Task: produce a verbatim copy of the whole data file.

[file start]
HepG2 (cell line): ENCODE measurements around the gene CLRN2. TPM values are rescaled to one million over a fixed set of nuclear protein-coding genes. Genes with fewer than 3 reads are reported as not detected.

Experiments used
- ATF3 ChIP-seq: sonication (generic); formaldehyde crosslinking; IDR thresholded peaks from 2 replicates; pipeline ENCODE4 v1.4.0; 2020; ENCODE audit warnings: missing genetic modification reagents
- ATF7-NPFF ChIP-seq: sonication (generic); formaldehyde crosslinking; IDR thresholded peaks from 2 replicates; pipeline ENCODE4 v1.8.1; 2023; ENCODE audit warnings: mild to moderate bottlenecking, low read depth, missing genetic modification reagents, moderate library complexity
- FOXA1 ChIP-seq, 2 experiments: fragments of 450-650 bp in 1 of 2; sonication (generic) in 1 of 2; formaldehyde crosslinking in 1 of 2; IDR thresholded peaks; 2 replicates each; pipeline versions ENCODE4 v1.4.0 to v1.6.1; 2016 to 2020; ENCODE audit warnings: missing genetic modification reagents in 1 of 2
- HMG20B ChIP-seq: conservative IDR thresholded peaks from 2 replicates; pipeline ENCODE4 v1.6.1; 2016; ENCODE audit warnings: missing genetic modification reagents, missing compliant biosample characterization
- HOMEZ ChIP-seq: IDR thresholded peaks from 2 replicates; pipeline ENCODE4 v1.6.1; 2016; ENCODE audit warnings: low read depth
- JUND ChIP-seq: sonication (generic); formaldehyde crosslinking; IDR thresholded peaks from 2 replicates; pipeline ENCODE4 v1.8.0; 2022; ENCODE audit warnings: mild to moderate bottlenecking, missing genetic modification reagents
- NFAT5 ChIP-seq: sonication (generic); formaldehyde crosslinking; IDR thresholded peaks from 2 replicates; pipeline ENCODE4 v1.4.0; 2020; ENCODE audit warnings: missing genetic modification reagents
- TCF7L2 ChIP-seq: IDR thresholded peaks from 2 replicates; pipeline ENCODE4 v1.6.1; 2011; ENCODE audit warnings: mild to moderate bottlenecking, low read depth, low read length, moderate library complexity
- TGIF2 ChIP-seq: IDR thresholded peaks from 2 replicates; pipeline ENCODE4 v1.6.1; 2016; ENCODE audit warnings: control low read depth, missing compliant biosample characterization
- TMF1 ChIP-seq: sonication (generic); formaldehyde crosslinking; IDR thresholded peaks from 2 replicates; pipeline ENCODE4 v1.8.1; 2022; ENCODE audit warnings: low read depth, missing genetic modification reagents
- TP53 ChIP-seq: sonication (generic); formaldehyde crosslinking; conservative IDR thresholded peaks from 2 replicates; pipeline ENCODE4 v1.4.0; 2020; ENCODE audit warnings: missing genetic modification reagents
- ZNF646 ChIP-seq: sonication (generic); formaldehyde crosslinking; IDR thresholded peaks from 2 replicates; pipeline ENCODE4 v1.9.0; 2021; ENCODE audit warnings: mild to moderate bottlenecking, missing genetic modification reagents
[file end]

HepG2 (cell line): ENCODE measurements around the gene CLRN2. TPM values are rescaled to one million over a fixed set of nuclear protein-coding genes. Genes with fewer than 3 reads are reported as not detected.

Experiments used
- ATF3 ChIP-seq: sonication (generic); formaldehyde crosslinking; IDR thresholded peaks from 2 replicates; pipeline ENCODE4 v1.4.0; 2020; ENCODE audit warnings: missing genetic modification reagents
- ATF7-NPFF ChIP-seq: sonication (generic); formaldehyde crosslinking; IDR thresholded peaks from 2 replicates; pipeline ENCODE4 v1.8.1; 2023; ENCODE audit warnings: mild to moderate bottlenecking, low read depth, missing genetic modification reagents, moderate library complexity
- FOXA1 ChIP-seq, 2 experiments: fragments of 450-650 bp in 1 of 2; sonication (generic) in 1 of 2; formaldehyde crosslinking in 1 of 2; IDR thresholded peaks; 2 replicates each; pipeline versions ENCODE4 v1.4.0 to v1.6.1; 2016 to 2020; ENCODE audit warnings: missing genetic modification reagents in 1 of 2
- HMG20B ChIP-seq: conservative IDR thresholded peaks from 2 replicates; pipeline ENCODE4 v1.6.1; 2016; ENCODE audit warnings: missing genetic modification reagents, missing compliant biosample characterization
- HOMEZ ChIP-seq: IDR thresholded peaks from 2 replicates; pipeline ENCODE4 v1.6.1; 2016; ENCODE audit warnings: low read depth
- JUND ChIP-seq: sonication (generic); formaldehyde crosslinking; IDR thresholded peaks from 2 replicates; pipeline ENCODE4 v1.8.0; 2022; ENCODE audit warnings: mild to moderate bottlenecking, missing genetic modification reagents
- NFAT5 ChIP-seq: sonication (generic); formaldehyde crosslinking; IDR thresholded peaks from 2 replicates; pipeline ENCODE4 v1.4.0; 2020; ENCODE audit warnings: missing genetic modification reagents
- TCF7L2 ChIP-seq: IDR thresholded peaks from 2 replicates; pipeline ENCODE4 v1.6.1; 2011; ENCODE audit warnings: mild to moderate bottlenecking, low read depth, low read length, moderate library complexity
- TGIF2 ChIP-seq: IDR thresholded peaks from 2 replicates; pipeline ENCODE4 v1.6.1; 2016; ENCODE audit warnings: control low read depth, missing compliant biosample characterization
- TMF1 ChIP-seq: sonication (generic); formaldehyde crosslinking; IDR thresholded peaks from 2 replicates; pipeline ENCODE4 v1.8.1; 2022; ENCODE audit warnings: low read depth, missing genetic modification reagents
- TP53 ChIP-seq: sonication (generic); formaldehyde crosslinking; conservative IDR thresholded peaks from 2 replicates; pipeline ENCODE4 v1.4.0; 2020; ENCODE audit warnings: missing genetic modification reagents
- ZNF646 ChIP-seq: sonication (generic); formaldehyde crosslinking; IDR thresholded peaks from 2 replicates; pipeline ENCODE4 v1.9.0; 2021; ENCODE audit warnings: mild to moderate bottlenecking, missing genetic modification reagents